Garry Kasparov


World Chess

Hall of Fame

Inducted 2005







The 13th World Champion, Garry Kasparov was born in Baku, Azerbaijan, and by the age of seven was recognized as a chess prodigy. While still very young, he won both top-level junior and adult events, including two first-place ties at the USSR Championship as a teenager in the early 1980s. In 1985 he became the youngest-ever world champion, defeating Karpov at the age of 22. He would defeat Karpov three more times between 1986 and 1990 to retain his title. After breaking with FIDE in 1993, Kasparov created the rival Professional Chess Association (PCA); this split resulted in the naming of two World Champions under two different banners, a fracture that would last 13 years.  During this time, Kasparov played outside FIDE’s jurisdiction, including the well-publicized Deep Blue matches, in which he defeated the computer in 1996 but lost the 1997 rematch. He lost his world title to Vladimir Kramnik in the Classical World Chess Championship 2000, the successor to the PCA World Championship.

Though he won several major tournaments following the 2000 loss, Kasparov announced his formal retirement in 2005. Since that time, he has coached top-ranked Magnus Carlsen and Viswanathan Anand and written a number of books. Outside of the chess world, Kasparov is an activist in Russian politics, particularly in demonstrations against Prime Minister Vladimir Putin. Kasparov remained the top-rated player for 20 years, becoming the first to break the 2800 barrier and achieving the highest rating of all time (2851). He set records with his ten-year unbeaten streak, as well as his 15 consecutive tournament victories between 1981 and 1990. Such statistics set Kasparov apart as one of the greatest chess players of all time.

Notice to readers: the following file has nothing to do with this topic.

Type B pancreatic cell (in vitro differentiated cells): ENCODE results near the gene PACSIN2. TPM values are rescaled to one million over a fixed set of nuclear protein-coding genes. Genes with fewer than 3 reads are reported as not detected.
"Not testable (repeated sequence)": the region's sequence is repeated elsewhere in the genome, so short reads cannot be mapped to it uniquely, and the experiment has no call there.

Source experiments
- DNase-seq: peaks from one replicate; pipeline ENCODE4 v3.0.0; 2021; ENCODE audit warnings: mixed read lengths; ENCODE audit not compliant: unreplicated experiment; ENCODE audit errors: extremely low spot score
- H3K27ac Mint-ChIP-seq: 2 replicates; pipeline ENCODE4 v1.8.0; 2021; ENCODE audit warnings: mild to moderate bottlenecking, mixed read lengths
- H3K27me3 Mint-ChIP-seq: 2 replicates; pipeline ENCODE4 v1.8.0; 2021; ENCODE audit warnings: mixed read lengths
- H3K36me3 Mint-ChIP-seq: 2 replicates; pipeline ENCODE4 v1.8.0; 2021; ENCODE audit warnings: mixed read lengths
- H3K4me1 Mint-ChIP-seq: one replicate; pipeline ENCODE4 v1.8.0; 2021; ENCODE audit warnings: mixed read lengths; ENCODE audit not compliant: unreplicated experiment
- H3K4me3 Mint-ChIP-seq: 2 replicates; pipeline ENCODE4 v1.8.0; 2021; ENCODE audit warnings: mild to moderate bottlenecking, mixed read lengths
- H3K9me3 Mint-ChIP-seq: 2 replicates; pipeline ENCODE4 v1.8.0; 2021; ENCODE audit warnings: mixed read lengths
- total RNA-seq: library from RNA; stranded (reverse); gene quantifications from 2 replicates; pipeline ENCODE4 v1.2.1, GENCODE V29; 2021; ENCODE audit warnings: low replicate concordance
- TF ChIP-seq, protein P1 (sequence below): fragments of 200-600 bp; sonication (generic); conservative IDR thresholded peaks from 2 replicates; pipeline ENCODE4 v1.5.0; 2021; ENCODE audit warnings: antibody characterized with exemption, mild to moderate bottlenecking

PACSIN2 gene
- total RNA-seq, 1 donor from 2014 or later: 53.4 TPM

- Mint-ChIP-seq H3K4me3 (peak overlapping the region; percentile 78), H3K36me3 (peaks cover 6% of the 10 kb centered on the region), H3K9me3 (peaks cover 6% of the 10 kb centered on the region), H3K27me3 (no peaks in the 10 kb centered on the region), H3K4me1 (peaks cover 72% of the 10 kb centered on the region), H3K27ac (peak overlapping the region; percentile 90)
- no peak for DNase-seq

Notable Games

Lennart Ootes
Garry Kasparov Competes in the Saint Louis Rapid & Blitz Tournament
Courtesy of the Saint Louis Chess Club
Bill Hook
GM Yasser Seirawan vs GM Garry Kasparov at the 1988 Olympiad
Collection of the World Chess Hall of Fame, gift of the U.S. Chess Trust